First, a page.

June is Pride Month!
Pride Month is dedicated to celebrating and uplifting 2SLGBTQIA+ voices and cultures.
The push for positive social action, change and acceptance for 2SLGBTQIA+ people has been in the works for many years and still continues to be a movement overcoming massive obstacles. However, despite monumental moments in history, there are many people and places around the world that discriminate against and condemn 2SLGBTQIA+ people.
For all people to be accepted, there needs to be kindness and grace in the ways that we act towards each other. Even if you don’t identify as being a part of a particular group, that does not mean they are inferior, or of lower value to you.
During Pride Month, and for all months afterward, practice your allyship towards those identifying as 2SLGBTQIA+.
Not all those who contribute to the social movement of 2SLGBTQIA+ people are directly impacted by it themselves. Some people stand in solidarity because of their passion for human change.¹
As well, not all those who are disrupting change are marching in the streets. Being a part of the solution to end the marginalization of 2SLGBTQIA+ people happens in our homes and in our schools, whether it is responding to discriminatory language, or giving a voice to past experiences of 2SLGBTQIA+ members—we all need to do our own part to reverse the oppressive system that has been placed on 2SLGBTQIA+ people.
If you want to lead the change and envision a better, and more inclusive future for 2SLGBTQIA+ people, please follow some tips around how to practice consistent allyship.²
Listen to the past and current experiences of 2SLGBTQIA+ people
By actively listening and respecting the experiences of someone who has encountered discrimination and inequities based on their sexual orientation and identity, you can learn more about their levels of resiliency and how it has impacted their overall well-being. This can also influence your perception of your own experiences.
Research the past and current experiences of 2SLGBTQIA+ people
While there are opportunities to teach, it is the responsibility of the learner to actively seek, and manage their own learning. By taking the time to do your own dive into the history of the 2SLGBTQIA+ movement, and the people involved, you will have a better and unbiased understanding of why people are involved in making change. Whether it’s through online research, movies, documentaries, books, autobiographies—there are tons of resources about the beginning stages of the 2SLGBTQIA+ movement in Canada, as well as other parts of the world.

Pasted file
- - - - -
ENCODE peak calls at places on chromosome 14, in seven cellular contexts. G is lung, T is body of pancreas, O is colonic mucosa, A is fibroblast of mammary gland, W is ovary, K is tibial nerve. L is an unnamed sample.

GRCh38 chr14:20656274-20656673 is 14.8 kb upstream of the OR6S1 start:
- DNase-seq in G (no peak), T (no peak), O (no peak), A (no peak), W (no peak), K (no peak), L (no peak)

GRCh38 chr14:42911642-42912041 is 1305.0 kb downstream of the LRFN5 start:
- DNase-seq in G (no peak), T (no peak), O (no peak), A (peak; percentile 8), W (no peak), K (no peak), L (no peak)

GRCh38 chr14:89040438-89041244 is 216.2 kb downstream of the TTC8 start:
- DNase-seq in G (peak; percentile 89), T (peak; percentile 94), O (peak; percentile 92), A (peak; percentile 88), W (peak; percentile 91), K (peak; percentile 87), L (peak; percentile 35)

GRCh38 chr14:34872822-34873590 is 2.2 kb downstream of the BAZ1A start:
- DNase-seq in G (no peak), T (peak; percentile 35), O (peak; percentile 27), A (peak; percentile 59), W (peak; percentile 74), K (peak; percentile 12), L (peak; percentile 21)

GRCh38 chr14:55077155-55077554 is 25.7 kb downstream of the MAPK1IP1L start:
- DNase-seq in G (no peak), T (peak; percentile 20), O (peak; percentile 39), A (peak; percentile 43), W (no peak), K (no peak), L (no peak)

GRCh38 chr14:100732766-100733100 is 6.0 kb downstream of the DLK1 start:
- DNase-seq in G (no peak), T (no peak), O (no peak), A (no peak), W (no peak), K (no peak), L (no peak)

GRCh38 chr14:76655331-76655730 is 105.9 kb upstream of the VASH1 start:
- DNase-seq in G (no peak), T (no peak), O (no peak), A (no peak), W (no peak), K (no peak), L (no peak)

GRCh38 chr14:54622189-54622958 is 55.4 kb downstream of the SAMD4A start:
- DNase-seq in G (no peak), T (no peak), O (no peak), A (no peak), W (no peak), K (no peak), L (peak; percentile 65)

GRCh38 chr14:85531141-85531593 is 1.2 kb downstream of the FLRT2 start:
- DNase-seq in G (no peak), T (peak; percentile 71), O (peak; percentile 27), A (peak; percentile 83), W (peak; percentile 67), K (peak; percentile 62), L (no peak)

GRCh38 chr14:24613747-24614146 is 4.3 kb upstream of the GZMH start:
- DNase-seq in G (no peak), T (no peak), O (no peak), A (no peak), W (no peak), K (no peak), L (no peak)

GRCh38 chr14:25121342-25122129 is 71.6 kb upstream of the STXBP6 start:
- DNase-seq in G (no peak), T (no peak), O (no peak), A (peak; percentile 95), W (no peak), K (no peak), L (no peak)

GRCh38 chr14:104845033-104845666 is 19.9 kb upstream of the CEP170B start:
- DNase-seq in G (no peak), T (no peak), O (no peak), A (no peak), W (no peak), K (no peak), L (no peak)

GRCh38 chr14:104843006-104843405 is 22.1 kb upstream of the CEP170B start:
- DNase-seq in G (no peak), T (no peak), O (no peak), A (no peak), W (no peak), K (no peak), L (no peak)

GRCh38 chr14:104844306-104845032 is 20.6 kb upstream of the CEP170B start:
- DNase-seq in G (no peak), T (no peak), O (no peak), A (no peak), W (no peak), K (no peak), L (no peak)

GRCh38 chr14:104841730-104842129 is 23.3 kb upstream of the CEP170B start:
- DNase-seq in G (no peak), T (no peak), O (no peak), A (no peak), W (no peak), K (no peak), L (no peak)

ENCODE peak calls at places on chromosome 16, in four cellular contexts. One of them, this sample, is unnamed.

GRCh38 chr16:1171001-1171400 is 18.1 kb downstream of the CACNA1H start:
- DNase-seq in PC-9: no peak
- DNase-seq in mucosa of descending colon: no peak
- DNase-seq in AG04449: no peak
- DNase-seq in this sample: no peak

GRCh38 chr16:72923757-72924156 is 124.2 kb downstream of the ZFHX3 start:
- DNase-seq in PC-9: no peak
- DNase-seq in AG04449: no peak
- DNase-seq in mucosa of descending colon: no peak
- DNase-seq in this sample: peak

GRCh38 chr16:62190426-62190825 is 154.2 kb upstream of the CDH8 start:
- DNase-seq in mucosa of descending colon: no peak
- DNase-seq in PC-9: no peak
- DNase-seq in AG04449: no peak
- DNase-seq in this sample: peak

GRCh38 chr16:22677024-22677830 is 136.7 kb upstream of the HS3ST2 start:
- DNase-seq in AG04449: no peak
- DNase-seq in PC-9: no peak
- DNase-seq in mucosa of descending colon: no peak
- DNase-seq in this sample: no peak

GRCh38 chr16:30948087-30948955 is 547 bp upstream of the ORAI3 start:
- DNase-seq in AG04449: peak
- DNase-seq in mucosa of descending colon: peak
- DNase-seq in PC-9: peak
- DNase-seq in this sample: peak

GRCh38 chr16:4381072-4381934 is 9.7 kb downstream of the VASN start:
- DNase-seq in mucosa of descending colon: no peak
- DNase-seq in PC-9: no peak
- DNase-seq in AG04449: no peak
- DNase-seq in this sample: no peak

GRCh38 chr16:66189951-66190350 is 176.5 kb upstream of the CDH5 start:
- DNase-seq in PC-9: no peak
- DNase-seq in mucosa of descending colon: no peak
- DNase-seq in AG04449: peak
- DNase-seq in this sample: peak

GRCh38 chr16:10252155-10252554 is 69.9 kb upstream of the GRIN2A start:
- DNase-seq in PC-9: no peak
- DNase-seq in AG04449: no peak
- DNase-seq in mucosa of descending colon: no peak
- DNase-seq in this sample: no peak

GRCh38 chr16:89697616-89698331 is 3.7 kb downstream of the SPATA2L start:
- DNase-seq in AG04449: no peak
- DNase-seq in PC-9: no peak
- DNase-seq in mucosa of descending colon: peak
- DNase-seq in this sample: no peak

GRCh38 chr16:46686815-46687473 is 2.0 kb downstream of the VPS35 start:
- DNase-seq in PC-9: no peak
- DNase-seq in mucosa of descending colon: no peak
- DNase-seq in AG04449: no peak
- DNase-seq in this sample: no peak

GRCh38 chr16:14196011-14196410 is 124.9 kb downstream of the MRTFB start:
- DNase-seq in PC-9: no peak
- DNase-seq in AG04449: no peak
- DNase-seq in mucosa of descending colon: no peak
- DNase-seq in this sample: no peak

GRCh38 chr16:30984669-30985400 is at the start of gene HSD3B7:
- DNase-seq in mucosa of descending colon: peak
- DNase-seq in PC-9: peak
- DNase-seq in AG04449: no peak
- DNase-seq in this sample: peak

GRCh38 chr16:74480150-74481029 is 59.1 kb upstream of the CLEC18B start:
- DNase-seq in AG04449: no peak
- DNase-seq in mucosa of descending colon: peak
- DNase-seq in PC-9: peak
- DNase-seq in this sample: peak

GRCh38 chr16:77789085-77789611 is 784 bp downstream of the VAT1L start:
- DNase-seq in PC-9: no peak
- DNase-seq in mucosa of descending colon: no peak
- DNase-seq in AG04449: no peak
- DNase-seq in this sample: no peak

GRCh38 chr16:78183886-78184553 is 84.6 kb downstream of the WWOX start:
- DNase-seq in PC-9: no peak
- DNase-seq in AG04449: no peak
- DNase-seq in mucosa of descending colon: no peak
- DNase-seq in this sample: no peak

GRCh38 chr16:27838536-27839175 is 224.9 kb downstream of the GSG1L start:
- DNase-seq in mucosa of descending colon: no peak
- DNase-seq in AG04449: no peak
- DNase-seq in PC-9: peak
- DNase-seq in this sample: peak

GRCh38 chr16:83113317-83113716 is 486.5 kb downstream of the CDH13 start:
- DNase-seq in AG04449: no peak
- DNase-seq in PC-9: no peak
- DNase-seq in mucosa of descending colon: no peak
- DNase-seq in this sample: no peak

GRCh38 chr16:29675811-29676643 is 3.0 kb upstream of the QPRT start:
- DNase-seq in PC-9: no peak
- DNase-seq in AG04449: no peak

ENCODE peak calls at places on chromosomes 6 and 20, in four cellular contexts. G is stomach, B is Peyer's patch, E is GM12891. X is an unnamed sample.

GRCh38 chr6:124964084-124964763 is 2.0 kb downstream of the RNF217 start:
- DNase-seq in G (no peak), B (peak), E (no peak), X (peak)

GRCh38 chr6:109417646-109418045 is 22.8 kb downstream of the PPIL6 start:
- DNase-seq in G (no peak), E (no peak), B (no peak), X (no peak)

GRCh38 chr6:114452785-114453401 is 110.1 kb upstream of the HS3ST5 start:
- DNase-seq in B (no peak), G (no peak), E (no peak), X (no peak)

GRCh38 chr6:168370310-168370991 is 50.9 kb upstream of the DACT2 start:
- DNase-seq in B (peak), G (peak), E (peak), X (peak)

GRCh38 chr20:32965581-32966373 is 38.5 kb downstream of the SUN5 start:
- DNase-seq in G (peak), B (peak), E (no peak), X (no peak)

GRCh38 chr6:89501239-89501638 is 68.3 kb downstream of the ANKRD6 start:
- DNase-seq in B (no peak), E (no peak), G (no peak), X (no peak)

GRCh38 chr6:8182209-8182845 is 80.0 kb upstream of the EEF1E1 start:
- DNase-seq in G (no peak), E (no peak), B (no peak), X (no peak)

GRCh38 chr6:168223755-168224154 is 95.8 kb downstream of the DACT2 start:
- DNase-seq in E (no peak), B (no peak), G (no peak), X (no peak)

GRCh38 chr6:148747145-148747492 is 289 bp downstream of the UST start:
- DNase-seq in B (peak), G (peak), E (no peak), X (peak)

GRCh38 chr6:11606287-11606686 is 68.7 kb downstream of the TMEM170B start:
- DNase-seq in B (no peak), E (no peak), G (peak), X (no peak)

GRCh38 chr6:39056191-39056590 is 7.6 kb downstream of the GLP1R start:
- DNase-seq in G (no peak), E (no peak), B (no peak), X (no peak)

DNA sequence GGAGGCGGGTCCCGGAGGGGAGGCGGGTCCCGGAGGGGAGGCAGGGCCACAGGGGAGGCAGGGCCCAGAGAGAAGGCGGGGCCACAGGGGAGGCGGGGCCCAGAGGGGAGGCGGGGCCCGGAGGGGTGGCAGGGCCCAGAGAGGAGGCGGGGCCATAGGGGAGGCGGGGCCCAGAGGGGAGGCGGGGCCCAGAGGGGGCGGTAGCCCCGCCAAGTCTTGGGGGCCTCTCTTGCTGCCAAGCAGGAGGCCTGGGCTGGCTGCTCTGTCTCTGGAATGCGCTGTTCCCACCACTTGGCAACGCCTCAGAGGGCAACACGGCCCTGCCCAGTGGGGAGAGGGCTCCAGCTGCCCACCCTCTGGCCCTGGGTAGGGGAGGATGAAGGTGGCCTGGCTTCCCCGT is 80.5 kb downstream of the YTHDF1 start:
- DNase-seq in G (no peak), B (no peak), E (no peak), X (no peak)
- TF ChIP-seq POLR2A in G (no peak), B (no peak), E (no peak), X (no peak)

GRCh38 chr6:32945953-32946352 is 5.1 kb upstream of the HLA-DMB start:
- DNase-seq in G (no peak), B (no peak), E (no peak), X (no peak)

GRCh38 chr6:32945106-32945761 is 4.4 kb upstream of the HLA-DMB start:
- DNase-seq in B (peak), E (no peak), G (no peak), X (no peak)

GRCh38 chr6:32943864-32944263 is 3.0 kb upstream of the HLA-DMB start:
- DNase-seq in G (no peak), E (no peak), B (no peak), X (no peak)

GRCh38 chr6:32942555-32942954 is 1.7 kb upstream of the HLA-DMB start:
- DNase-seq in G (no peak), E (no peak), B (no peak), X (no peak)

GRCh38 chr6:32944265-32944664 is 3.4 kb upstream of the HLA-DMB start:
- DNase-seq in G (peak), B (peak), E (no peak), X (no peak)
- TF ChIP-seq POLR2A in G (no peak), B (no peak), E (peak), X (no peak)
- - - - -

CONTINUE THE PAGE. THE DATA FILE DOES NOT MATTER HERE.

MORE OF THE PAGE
Use inclusive language
To make sure everyone feels welcome and respected, practice using inclusive—also known as broad, or not specific—language. For example;
- Instead of calling a group of people, ‘guys’ try using a gender-neutral term such as ‘folks.’
- When referring to someone you don’t know, use ‘they or them’ pronouns, or ask for their personal pronouns.
Remember that everyone makes mistakes and is learning to adjust their language.
Intervene when you witness offensive behaviour or language
Change happens with action. If it’s simply telling someone that what they are doing is wrong, or getting a trusted adult to break up the situation, you can be part of the solution to end bullying against 2SLGBTQIA+ youth. According to the Government of Canada, the rate of discrimination experienced among students who identify as 2SLGBTQIA+ is three times higher than cisgender youth.
The mental health and well-being of 2SLGBTQIA+ youth is severely low, and most times, not properly treated. Factors such as social seclusion from other children, lack of support from family and friends, and feelings of self-hatred boost feelings of depression, anxiety and thoughts of suicide.
Taking a stand can be a small, but powerful act that can influence change, and ultimately save a life.
Challenge policies that exclude, or fail to represent 2SLGBTQIA+ people
Bring attention to policies and practices in your school that lack the presence of 2SLGBTQIA+ people. Ask your teachers if there is a possibility to bring some sort of symbolism of pride which could be as small, but effective as hanging a ‘Safe Zone’ sign within the classroom. For more ideas, please view the 10 Ways to Make Your School More LGBTQ+ Friendly.
Reflect on your allyship intentions
Being a part of the solution to helping others should not be of self-interest, credit or praise. Focusing and connecting with why you’re wanting to put your efforts into helping others will carry you forward with good intentions.
Reflect on your experiences, stereotypes and assumptions of people
Despite your intent, it is possible to hurt another person’s feelings without meaning to. Thinking before speaking and acting can save another person from feeling invalidated about how they feel about themselves. Learning from past experiences will only spark growth for the future.
Remember that love is love, and all human beings should feel validated and proud for how they feel on the outside and the inside.
¹”Envisioning Change and Finding Our Why.” Egale Canada. Accessed June 1, 2021. https://egale.ca/awareness/leading-the-way/
²“Tips on how to practice LGBTQI2S Allyship.” Egale Canada. Accessed June 1, 2021. https://egale.ca/awareness/tips-on-how-to-practice-lgbtqi2s-allyship/
You are not alone. There is help.
If you cannot find someone you trust who is willing to support you, dial a crisis line right away at 403-266-HELP (4357) All crisis lines are confidential.
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